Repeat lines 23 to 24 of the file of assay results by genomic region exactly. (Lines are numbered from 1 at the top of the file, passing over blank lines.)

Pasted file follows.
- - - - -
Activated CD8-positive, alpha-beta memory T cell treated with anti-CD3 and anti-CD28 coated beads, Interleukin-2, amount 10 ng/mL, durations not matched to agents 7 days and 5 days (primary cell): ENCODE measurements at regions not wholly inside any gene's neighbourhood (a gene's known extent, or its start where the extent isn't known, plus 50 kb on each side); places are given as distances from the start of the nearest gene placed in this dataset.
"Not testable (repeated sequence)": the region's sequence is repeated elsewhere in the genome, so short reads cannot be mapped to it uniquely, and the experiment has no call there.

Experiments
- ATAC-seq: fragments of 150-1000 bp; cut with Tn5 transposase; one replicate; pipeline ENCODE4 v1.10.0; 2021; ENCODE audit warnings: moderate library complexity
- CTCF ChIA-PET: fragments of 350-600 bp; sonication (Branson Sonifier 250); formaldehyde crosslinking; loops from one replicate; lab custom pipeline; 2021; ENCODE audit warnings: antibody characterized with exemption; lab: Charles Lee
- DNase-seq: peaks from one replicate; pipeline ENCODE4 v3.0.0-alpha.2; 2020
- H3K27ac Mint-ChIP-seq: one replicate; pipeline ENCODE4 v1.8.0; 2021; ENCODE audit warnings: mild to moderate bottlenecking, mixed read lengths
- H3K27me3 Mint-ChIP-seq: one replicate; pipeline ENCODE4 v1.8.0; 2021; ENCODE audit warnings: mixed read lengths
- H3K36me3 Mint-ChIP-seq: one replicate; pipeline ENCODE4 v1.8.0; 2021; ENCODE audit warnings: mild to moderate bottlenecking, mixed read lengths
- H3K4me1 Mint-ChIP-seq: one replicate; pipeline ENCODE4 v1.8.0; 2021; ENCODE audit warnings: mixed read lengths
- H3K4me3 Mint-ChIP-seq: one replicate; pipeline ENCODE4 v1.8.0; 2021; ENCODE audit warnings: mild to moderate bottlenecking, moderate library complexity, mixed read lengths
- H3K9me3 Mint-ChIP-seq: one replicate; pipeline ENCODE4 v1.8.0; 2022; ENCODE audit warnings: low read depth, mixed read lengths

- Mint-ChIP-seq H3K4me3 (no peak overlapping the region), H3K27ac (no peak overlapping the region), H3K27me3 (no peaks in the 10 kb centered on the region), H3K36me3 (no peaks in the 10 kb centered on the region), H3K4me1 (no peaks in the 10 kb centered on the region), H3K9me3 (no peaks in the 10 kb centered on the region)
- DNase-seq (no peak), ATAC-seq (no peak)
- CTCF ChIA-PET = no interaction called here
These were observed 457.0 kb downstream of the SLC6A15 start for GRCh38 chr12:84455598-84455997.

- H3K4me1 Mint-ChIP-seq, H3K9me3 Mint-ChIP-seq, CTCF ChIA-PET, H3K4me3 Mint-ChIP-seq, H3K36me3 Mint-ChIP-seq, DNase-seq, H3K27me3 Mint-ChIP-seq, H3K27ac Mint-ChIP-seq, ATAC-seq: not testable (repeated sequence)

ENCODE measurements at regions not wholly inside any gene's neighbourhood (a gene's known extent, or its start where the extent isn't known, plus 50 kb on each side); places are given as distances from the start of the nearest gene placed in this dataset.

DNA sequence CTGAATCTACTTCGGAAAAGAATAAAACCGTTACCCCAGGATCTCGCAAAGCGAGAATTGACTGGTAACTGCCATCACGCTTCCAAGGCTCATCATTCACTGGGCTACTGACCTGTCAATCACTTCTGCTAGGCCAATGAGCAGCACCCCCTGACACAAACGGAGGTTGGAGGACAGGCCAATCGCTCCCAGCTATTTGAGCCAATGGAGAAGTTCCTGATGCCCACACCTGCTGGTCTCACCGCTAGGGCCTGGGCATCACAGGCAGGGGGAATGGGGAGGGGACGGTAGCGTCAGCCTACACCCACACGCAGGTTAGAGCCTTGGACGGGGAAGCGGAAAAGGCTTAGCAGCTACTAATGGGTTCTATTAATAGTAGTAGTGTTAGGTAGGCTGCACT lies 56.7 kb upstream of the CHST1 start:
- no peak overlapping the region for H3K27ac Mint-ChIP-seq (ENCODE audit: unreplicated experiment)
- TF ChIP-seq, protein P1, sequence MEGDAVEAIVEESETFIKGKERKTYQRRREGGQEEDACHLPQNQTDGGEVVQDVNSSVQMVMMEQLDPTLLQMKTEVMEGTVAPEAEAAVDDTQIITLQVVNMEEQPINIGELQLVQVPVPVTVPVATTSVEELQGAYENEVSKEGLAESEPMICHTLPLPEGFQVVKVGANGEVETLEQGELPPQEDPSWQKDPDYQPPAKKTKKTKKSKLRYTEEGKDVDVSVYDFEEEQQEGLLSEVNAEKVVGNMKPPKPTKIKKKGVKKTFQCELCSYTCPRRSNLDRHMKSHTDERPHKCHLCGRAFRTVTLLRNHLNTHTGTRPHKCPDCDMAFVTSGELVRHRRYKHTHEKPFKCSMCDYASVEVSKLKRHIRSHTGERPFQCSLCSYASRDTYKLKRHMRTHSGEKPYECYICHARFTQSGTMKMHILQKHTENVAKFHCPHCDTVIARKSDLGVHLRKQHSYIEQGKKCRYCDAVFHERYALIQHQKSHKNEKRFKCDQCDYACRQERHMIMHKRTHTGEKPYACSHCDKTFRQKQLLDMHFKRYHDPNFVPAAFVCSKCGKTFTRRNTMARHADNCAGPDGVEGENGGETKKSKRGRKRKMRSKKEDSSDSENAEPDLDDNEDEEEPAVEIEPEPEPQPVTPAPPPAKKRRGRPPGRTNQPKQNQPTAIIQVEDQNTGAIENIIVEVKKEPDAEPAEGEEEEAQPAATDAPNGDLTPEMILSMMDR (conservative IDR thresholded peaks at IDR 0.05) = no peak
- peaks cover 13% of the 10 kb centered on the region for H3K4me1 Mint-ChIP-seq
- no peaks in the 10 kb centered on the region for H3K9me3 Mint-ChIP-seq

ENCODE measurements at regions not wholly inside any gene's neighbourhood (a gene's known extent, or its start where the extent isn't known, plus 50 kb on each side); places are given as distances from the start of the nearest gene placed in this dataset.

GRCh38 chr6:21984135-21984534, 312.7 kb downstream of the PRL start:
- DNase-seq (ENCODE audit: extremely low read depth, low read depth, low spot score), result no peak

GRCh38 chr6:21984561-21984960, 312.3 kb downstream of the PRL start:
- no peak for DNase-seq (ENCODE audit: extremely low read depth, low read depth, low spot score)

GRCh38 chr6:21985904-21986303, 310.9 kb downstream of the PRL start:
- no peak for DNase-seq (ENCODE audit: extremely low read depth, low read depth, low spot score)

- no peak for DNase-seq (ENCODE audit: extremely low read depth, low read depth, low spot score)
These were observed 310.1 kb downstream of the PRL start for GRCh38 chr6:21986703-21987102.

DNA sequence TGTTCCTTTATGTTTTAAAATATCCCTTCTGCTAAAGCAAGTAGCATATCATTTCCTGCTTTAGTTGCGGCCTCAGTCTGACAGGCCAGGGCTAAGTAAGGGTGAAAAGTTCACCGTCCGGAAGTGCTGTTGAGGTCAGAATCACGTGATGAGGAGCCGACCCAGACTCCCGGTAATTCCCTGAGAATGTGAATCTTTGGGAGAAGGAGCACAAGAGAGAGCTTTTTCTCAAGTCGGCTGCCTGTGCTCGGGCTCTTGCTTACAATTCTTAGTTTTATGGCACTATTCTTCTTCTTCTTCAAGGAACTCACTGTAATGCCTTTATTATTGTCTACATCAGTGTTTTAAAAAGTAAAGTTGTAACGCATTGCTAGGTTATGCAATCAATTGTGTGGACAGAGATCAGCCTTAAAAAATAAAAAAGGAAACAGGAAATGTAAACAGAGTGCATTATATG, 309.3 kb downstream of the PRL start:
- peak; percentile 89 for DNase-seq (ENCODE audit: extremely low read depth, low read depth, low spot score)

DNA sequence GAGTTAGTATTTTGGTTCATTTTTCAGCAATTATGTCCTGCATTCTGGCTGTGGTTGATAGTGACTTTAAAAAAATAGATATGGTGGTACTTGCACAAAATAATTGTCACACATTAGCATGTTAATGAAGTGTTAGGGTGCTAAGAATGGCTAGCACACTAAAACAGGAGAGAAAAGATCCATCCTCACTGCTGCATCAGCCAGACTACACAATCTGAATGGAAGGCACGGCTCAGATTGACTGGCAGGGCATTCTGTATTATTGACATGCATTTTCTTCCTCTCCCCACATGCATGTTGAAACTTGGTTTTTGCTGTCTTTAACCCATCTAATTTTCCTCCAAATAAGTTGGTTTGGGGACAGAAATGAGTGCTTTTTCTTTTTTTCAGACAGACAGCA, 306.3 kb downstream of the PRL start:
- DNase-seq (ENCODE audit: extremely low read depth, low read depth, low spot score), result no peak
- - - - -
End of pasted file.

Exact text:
- no peaks in the 10 kb centered on the region for H3K9me3 Mint-ChIP-seq

ENCODE measurements at regions not wholly inside any gene's neighbourhood (a gene's known extent, or its start where the extent isn't known, plus 50 kb on each side); places are given as distances from the start of the nearest gene placed in this dataset.